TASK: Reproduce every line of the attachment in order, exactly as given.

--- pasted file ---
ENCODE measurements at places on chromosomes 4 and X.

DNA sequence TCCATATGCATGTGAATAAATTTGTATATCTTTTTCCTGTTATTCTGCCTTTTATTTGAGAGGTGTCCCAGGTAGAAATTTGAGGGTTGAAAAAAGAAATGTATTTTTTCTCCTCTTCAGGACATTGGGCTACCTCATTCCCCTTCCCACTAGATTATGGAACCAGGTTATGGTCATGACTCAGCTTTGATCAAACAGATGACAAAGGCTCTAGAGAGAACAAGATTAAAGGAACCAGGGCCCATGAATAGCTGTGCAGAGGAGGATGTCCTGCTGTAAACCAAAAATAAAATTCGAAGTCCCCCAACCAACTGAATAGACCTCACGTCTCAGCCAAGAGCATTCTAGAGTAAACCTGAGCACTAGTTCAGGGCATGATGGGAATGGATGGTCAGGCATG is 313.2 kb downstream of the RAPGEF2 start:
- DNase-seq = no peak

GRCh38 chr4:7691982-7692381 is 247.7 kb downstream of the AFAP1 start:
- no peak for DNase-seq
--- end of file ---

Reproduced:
ENCODE measurements at places on chromosomes 4 and X.

DNA sequence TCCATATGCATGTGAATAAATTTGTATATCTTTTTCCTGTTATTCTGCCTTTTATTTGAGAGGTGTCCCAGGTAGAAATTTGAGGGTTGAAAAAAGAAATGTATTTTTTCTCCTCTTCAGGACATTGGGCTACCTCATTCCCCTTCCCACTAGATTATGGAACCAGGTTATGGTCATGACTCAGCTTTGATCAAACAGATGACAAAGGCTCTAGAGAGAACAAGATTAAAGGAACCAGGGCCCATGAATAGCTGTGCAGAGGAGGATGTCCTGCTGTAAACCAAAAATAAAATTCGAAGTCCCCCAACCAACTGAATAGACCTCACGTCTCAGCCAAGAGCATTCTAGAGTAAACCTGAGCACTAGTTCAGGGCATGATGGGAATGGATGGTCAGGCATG is 313.2 kb downstream of the RAPGEF2 start:
- DNase-seq = no peak

GRCh38 chr4:7691982-7692381 is 247.7 kb downstream of the AFAP1 start:
- no peak for DNase-seq